You can, this weekend:
Friday, Saturday and Sunday, July 18, 19 and 20th
A new overnight program on Waikiki Beach at Cape Disappointment the third weekend in July
You can, this weekend:
If you will be on the coast this weekend, look us up at the Grays Harbor Street Market in Aberdeen, Washington and, as always, at Astoria’s Sunday Market where you can find us across from the Elliot Hotel.
We’ll have Dead Reckoning of the Pacific Graveyard shipwreck charts available as lithographs, or taking orders for framed ones.
Also, Lewis & Clark maps and plenty of wow to be had.
Travel is expensive, but we’ll find you a souvenir that was worth the trip.
An AP article published April 25, 2008 claims that the coasts of Oregon, Washington and California have claimed more lives even than Alaska waters, including the Bering Sea, where Discovery Channel’s Deadliest Catch is filmed. (Click to read the article)
“The National Institute for Occupational Safety and Health released a report Thursday detailing the hazards of fishing off the coasts of California, Oregon and Washington. The report said those three states combined for a fatality rate more than twice as high as the national commercial fishing average between the years of 2000 and 2006.”
One of the somber features of Dead Reckoning of the Pacific Graveyard includes a list of lost fishing vessels from the region. It is the most complete list of lost fishing vessels to date. The list was obtained from multiple local, long-time fishermen, their families, local publications and Coast Guard reports.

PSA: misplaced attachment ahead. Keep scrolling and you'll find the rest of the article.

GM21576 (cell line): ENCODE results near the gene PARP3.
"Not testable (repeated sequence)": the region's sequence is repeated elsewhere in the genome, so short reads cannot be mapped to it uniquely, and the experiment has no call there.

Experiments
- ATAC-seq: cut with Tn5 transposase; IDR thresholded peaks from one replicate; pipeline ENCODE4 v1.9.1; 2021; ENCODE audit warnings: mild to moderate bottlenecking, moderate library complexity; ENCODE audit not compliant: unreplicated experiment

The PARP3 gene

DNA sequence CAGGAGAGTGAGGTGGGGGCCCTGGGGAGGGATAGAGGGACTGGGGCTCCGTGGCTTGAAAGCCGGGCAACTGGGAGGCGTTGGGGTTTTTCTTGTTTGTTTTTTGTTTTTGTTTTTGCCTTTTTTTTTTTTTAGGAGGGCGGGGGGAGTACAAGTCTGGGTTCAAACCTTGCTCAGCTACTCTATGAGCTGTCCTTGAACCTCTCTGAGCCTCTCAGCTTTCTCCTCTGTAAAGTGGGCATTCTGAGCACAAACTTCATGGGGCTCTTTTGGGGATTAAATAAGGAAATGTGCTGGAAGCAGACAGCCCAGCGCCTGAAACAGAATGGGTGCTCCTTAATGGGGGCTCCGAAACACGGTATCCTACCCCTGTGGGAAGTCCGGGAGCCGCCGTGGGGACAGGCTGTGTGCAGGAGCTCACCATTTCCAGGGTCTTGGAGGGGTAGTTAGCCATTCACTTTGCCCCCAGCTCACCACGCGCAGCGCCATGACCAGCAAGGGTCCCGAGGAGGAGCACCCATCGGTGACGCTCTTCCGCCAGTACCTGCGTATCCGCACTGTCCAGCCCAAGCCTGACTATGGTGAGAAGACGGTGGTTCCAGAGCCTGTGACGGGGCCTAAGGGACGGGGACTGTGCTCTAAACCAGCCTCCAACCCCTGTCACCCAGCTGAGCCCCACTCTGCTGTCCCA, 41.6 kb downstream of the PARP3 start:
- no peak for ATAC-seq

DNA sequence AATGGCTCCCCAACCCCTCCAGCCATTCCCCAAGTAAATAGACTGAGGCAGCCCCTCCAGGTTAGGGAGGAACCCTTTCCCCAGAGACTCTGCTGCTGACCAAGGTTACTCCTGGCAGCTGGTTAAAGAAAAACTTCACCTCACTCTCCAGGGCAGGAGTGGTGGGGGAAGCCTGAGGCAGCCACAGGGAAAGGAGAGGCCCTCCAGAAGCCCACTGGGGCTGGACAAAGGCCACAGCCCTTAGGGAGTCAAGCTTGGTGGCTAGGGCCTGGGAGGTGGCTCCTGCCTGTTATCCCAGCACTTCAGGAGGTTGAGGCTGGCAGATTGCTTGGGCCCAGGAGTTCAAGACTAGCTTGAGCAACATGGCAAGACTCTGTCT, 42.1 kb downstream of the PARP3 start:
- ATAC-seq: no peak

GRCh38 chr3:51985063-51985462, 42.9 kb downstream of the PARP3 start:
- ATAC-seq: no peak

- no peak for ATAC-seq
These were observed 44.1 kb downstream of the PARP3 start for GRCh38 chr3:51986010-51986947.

A detail photo of the lost fishing vessels list, printed on handmade paper using an antique letter press by Oblation Papers in Portland, Oregon.
The result is a respectful, enduring memorial to the lives lost in the commercial fishing industry of the Oregon and Washington coasts.
The list is featured on the premium framed chart by NW Limited…History in VogueTM as shown below:
503-338-6056 or email@example.com to find out more
Do you know where there is a hidden treasure?
Looks like treasure hunters in Florida are exactly there, when they retrieved over $500 million worth of silver coins believed to be from the Spanish galleon “Nuestra Senora de las Mercedes y las Animas” which was sunk in the Atlantic Ocean off of Portugal in 1804.